Blackberry Barbecue Sauce with Ginger
We used some of this great harvest to make blackberry barbecue sauce
This year is providing a terrific harvest for berries of all kinds at Clean Slate Farm and the blackberries are no exception. In the six years we’ve been here I can’t remember a better harvest. Strawberries, cherries, now blackberries and the apples look like a great crop coming along as well.
Yesterday I took walk below the paddock to see how the blackberries were coming along and it’s a good thing I brought some quart size containers. In a matter of 1/2 hour I filled three and could have filled another if I had one.
The blackberry vines are under some pine trees with the lower branches cut off for easier access. Half of the vines get a good deal of sun with afternoon shade and the other half get shade all day long. It’s an interesting observation because I noticed the berries on the south side, the sunny side, are not as plump and ever so slightly drier. The fully shaded berries are plump, full of juice, and just roll right off the plant. That makes for much easier picking when you’re wading through prickers!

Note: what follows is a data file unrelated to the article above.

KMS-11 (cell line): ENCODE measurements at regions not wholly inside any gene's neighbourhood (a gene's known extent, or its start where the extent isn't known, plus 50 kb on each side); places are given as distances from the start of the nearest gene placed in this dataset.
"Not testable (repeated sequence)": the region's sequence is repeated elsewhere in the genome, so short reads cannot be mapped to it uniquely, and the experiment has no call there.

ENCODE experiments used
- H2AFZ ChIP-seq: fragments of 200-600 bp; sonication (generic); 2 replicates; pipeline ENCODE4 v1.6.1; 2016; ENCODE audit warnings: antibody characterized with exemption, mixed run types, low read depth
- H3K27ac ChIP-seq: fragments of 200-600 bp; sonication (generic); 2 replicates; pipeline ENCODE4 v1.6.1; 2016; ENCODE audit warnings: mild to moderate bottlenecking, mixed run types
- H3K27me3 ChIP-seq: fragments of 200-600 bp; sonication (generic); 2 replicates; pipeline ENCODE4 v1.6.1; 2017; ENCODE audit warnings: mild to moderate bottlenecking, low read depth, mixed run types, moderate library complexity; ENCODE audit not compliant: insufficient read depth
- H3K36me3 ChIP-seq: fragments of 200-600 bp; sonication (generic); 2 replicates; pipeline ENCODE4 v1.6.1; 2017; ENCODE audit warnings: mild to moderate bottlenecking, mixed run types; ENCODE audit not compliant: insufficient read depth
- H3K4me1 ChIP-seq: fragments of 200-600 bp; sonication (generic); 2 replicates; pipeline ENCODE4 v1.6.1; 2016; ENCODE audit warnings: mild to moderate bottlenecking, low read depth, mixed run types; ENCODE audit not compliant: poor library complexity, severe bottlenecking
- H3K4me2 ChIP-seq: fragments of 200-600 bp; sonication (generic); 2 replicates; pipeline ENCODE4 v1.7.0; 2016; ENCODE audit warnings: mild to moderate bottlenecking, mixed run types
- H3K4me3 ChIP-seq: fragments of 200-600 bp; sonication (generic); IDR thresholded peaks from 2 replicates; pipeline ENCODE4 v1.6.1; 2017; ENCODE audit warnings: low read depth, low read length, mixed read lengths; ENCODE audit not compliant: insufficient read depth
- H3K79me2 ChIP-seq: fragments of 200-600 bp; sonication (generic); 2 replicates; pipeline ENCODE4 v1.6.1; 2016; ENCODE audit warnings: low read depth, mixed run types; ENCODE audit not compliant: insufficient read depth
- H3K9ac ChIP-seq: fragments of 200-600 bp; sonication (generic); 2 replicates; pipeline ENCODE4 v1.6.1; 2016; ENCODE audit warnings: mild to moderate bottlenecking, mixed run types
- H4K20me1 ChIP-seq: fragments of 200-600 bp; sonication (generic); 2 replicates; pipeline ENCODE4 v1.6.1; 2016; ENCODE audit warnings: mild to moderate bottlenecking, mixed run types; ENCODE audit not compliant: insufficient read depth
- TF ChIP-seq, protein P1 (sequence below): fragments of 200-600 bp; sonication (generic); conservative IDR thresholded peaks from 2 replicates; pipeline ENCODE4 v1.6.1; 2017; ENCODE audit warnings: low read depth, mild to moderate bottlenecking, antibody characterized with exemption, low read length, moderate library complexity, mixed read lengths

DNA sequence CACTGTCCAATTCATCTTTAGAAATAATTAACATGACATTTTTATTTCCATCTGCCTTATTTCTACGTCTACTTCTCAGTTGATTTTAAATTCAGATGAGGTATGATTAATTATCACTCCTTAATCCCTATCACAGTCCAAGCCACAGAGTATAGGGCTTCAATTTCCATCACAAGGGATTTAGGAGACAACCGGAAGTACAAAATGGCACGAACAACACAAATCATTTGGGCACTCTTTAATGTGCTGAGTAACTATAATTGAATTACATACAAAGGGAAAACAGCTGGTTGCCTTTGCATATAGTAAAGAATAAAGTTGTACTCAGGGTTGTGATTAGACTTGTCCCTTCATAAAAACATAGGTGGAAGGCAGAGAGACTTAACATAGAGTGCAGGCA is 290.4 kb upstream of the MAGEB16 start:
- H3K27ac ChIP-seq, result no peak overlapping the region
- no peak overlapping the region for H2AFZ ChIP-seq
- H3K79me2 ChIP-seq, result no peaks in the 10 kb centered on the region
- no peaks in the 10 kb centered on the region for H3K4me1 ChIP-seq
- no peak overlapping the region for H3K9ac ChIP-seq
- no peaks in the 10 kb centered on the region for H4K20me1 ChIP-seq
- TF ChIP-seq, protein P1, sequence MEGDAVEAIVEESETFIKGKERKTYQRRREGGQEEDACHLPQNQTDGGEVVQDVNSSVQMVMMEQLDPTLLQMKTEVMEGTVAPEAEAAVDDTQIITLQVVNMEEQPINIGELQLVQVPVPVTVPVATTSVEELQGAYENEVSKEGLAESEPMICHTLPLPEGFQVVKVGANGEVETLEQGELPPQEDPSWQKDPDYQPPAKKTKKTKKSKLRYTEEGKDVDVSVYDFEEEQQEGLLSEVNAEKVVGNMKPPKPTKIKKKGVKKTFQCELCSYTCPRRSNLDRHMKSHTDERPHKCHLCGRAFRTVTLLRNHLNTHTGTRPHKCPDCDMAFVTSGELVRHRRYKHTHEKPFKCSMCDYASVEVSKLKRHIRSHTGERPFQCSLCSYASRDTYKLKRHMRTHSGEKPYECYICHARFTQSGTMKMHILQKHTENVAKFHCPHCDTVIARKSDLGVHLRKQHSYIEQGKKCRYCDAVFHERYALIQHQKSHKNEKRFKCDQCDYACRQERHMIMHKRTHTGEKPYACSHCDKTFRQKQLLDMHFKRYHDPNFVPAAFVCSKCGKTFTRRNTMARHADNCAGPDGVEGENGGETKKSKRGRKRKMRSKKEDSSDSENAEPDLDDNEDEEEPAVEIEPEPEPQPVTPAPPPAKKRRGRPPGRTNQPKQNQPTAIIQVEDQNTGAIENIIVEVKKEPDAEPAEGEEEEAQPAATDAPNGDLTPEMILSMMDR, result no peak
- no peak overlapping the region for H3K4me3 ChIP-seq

Blackberry Barbecue Sauce
I portioned off two cups for this blackberry barbecue recipe and will process the rest for blackberry jam. I’d like to say blackberry jam is our favorite jam but in all honesty, we love them all.
In the summer we always have an abundance of greens for salads and usually grill off a chicken breast for the top. Last night we had guests for dinner and used this recipe for the chicken. Never having made it before I figured if it didn’t taste good when I was making it we wouldn’t serve it. It was pretty tasty, the guests loved it, and so do we so I guess it’s a keeper.
The original recipe from Blue Kale Road includes ginger, the original calling for a heaping tablespoon. While I love ginger it’s been my experience that it can have a hot, spicy backbite when cooked like this so I cut it back to about two teaspoons, about 1/2 half of what is called for. It’s important to bring the mixture to a boil so the tiny gel sacs break open to release the pulp. Then a simmer melds the flavors and thickens the sauce. If the tiny seeds are an issue for you press the finished mixture through a sieve of appropriate size and remove them. You’ll still end up with about two cups of delicious blackberry barbecue sauce with a subtle ginger flavor. Enjoy!